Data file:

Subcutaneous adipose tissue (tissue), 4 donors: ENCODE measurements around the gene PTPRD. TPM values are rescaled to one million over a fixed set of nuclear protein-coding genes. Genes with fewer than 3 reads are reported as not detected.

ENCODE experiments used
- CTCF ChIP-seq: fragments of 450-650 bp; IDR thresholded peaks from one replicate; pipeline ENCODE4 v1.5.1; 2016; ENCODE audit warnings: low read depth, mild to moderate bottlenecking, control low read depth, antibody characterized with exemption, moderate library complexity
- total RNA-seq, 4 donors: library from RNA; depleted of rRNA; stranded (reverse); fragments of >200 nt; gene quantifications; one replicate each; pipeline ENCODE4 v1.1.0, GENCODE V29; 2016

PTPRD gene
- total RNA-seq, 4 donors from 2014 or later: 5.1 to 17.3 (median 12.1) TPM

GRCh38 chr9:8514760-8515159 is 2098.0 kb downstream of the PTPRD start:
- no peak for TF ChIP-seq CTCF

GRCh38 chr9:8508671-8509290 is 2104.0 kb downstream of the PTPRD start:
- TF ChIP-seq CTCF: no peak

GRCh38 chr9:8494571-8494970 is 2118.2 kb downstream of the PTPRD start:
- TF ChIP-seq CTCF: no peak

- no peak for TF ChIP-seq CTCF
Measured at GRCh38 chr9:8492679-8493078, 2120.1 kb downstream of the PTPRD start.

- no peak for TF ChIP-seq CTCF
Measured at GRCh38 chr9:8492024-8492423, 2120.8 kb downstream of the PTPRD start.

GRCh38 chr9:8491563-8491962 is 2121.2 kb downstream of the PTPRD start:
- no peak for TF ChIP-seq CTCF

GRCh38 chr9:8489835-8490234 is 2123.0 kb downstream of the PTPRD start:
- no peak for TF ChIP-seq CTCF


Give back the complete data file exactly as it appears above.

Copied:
Subcutaneous adipose tissue (tissue), 4 donors: ENCODE measurements around the gene PTPRD. TPM values are rescaled to one million over a fixed set of nuclear protein-coding genes. Genes with fewer than 3 reads are reported as not detected.

ENCODE experiments used
- CTCF ChIP-seq: fragments of 450-650 bp; IDR thresholded peaks from one replicate; pipeline ENCODE4 v1.5.1; 2016; ENCODE audit warnings: low read depth, mild to moderate bottlenecking, control low read depth, antibody characterized with exemption, moderate library complexity
- total RNA-seq, 4 donors: library from RNA; depleted of rRNA; stranded (reverse); fragments of >200 nt; gene quantifications; one replicate each; pipeline ENCODE4 v1.1.0, GENCODE V29; 2016

PTPRD gene
- total RNA-seq, 4 donors from 2014 or later: 5.1 to 17.3 (median 12.1) TPM

GRCh38 chr9:8514760-8515159 is 2098.0 kb downstream of the PTPRD start:
- no peak for TF ChIP-seq CTCF

GRCh38 chr9:8508671-8509290 is 2104.0 kb downstream of the PTPRD start:
- TF ChIP-seq CTCF: no peak

GRCh38 chr9:8494571-8494970 is 2118.2 kb downstream of the PTPRD start:
- TF ChIP-seq CTCF: no peak

- no peak for TF ChIP-seq CTCF
Measured at GRCh38 chr9:8492679-8493078, 2120.1 kb downstream of the PTPRD start.

- no peak for TF ChIP-seq CTCF
Measured at GRCh38 chr9:8492024-8492423, 2120.8 kb downstream of the PTPRD start.

GRCh38 chr9:8491563-8491962 is 2121.2 kb downstream of the PTPRD start:
- no peak for TF ChIP-seq CTCF

GRCh38 chr9:8489835-8490234 is 2123.0 kb downstream of the PTPRD start:
- no peak for TF ChIP-seq CTCF